October 24, 2020
I blogged back in February 2019 about a Communicating Science seminar I attended at the 2019 AAAS Annual Meeting, led by the American Academy of Arts & Sciences. There, I learned about a program I was not aware of prior to that meeting, and I thought others would be interested in learning more about their Public Face of Science initiative.
The Public Face of Science is dedicated to exploring the complex and evolving relationship between scientists and the public. This three-year project engages the expertise of a broad range of leaders in communication, law, humanities, the arts, journalism, public affairs, and the physical, social, and life sciences. — American Academy of Arts & Sciences website
According to their website, the primary objectives of the Public Face of Science initiative are:
- Raising awareness in the scientific and science communication communities on how the public currently views science and how they encounter it;
- Suggesting research considerations for public polling organizations, scientific societies, and social scientists for collecting additional data on public attitudes and encounters with science; and
- Improving the practice of science communication and engagement.
The first report is on Perceptions of Science in America (Feb. 2018), and the second report explores Encountering Science in America (Feb. 2019). Now, the series is complete with the third and final report (published Aug. 2020).
The final report from our #PublicFaceofScience initiative is now available! The report identifies three areas for change that can shape attitudes toward science and people’s experiences with it. https://t.co/L5XT3YH2IK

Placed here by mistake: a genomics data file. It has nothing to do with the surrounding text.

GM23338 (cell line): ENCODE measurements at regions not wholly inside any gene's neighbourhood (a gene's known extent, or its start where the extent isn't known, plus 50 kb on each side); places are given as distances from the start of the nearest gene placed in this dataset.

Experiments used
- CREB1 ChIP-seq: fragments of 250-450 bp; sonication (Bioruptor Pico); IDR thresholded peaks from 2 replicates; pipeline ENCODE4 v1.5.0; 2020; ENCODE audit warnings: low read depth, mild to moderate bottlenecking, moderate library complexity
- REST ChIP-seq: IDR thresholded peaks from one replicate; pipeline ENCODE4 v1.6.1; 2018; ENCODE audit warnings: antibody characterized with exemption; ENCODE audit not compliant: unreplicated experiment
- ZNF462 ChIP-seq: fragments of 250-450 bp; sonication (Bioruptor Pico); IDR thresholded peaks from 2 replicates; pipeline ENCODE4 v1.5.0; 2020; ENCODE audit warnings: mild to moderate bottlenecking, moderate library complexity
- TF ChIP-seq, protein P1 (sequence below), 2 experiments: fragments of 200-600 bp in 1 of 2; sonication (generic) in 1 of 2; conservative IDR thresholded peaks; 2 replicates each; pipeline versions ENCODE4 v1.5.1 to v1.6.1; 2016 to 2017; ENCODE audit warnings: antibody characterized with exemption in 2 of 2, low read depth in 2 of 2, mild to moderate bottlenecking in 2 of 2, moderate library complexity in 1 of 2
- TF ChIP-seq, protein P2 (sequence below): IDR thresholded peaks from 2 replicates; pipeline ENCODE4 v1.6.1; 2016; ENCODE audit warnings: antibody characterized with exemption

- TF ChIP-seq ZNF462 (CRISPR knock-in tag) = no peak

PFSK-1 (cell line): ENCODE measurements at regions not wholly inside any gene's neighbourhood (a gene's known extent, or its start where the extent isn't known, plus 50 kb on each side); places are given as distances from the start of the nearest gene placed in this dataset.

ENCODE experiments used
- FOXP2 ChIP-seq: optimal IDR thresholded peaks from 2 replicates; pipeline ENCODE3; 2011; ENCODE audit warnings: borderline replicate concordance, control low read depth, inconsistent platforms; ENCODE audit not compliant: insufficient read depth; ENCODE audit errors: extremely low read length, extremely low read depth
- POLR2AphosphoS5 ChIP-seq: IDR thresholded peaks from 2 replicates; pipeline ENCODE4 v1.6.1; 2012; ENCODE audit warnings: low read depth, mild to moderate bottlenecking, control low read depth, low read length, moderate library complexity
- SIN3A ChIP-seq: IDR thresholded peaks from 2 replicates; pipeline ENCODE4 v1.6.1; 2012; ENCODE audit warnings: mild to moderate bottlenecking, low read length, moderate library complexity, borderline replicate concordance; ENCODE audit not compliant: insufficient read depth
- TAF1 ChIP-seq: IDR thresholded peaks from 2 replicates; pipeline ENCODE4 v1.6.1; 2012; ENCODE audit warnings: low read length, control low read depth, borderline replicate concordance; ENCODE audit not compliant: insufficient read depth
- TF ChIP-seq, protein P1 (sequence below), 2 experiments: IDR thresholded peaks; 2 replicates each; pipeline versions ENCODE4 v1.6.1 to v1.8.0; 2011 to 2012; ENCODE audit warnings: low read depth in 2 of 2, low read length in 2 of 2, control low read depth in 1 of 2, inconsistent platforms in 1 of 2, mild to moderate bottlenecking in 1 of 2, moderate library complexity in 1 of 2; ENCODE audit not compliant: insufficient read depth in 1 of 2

— American Academy of Arts & Sciences (@americanacad) August 19, 2020
The three priorities, along with their goals and actions, are presented below in images available for download from the publication webpage. Not represented in these images is the content from a Special Section: The Crucial Role of the Social and Behavioral Sciences.
The conclusion and report appendicies are important for all AGU members to keep in mind as we move forward in time – and we can look to programs like AGU’s Sharing Science for resources and support:
We are at a moment in time when the enthusiasm and support for science communication and engagement can be harnessed for greater impact through widescale efforts to build capacity. — Conclusion, The Public Face of Science in America, Priorities for the Future
Those looking for even more resources, including ones that can be utilized in the classroom, you may be interested in viewing the NAGT webinar Science Communication for Social Justice, or SERC module on Professional Communication Projects: Training Science Students to Communicate.